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Carbon Nanotube Translocation to Distant Organs after Pulmonary Exposure: Insights from in Situ 14C-Radiolabeling and Tissue Radioimaging
Link to Journal Abstract
Few approaches are available to investigate the potential of carbon nanotubes (CNTs) to translocate to distant organs following lung exposure, although this needs to be taken into account to evaluate potential CNT toxicity. Here, we report a method for quantitative analysis of the tissue biodistribution of multiwalled CNTs (MWCNTs) as a function of time. The method relies on the use of in situ 14C-radiolabeled MWCNTs and combines radioimaging of organ tissue sections to ex vivo analysis of MWCNTs by electron microscopy. To illustrate the usefulness of this approach, mice were exposed to a single dose of 20 ėg of 14C-labeled MWCNTs by pharyngeal aspiration and were subjected to a follow-up study over one year. After administration, MWCNT were cleared from the lungs, but there was a concomitant relocation of these nanoparticles to distant organs starting throughout the follow-up period, with nanoparticle accumulation increasing with time. After one year, accumulation of MWCNTs was documented in several organs, including notably the white pulp of the spleen and the bone marrow. This study shows that the proposed method may be useful to complement other approaches to address unresolved toxicological issues associated with CNTs. These issues include their persistence over long periods in extrapulmonary organs, the relationship between the dose and the extent of translocation, and the effects of safety by design on those processes. The same approach could be used to study the translocation propensity of other nanoparticles containing carbon atoms.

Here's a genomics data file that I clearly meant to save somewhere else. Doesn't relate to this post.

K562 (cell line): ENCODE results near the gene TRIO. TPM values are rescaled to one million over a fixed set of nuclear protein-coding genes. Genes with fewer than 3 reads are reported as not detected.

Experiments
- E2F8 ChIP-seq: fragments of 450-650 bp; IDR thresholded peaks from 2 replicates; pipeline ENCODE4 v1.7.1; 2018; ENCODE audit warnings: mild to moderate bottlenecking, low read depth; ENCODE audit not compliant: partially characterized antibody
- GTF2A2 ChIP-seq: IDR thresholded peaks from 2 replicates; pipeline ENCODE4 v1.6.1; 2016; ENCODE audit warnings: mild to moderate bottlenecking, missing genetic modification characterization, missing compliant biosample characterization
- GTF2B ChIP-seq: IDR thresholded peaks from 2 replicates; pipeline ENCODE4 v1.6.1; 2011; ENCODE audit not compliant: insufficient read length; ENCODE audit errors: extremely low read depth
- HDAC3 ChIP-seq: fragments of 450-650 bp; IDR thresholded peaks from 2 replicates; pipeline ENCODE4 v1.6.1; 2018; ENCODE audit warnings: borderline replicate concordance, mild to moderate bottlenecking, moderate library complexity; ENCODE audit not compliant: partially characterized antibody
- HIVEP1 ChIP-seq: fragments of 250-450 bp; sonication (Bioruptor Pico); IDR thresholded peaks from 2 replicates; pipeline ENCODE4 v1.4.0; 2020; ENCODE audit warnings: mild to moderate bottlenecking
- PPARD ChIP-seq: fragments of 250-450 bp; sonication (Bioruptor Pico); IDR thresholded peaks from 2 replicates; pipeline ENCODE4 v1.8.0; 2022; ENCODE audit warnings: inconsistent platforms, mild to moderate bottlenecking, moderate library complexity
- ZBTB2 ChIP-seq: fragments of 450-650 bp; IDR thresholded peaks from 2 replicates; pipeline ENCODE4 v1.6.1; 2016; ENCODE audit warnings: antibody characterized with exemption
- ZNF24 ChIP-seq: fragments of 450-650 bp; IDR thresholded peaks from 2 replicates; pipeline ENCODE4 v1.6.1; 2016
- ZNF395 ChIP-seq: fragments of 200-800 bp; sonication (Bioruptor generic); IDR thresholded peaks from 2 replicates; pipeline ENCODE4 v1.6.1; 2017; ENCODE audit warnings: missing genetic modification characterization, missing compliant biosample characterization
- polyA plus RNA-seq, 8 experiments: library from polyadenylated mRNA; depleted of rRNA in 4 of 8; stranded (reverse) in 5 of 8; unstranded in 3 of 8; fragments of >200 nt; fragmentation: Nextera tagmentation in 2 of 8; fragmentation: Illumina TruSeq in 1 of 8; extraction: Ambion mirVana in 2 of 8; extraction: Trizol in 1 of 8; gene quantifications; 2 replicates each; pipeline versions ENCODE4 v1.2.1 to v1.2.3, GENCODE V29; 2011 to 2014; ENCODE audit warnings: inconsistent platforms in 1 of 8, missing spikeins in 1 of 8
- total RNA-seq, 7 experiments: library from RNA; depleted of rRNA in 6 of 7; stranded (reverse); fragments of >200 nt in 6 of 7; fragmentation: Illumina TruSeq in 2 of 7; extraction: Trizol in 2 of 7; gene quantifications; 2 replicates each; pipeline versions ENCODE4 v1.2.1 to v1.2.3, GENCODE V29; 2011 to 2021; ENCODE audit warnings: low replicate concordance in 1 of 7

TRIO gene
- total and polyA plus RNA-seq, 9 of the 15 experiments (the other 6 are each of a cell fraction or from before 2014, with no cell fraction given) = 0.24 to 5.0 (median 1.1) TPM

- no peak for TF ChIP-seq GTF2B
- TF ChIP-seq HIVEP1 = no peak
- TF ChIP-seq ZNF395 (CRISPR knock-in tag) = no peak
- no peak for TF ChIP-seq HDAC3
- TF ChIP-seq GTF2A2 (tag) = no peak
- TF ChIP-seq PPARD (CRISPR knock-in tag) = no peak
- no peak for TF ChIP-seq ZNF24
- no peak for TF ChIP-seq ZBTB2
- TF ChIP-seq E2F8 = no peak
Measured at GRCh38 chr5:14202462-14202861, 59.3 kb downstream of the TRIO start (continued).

In this paper, the authors report a method for quantitative analysis of the tissue biodistribution of multiwalled carbon nanotubes (MWCNTs) as a function of time. The method relies on the use of in situ 14C-radiolabeled MWCNTs and combines radioimaging of organ tissue sections to ex vivo analysis of MWCNTs by electron microscopy. To illustrate the usefulness of this approach, mice were exposed to a single dose of 20 ėg of 14C-labeled MWCNTs by pharyngeal aspiration and were subjected to a follow-up study over one year.
Peer Reviewed Journal Article
Exposure Or Hazard Target
Method Of Study
Material Analysis and Applications
Risk Exposure Group
ACS Nano, 2014, 8(6): 5715-5724
Czarny B, Georgin D, Berthon F, Plastow G, Pinault M, Patriarche G, Thuleau A, L'Hermite MM, Taran F, Dive V
Last updated on July 4, 2014
This work is supported in part by the Nanoscale Science and Engineering Initiative of the National Science Foundation
under NSF Award Number EEC-0118007.
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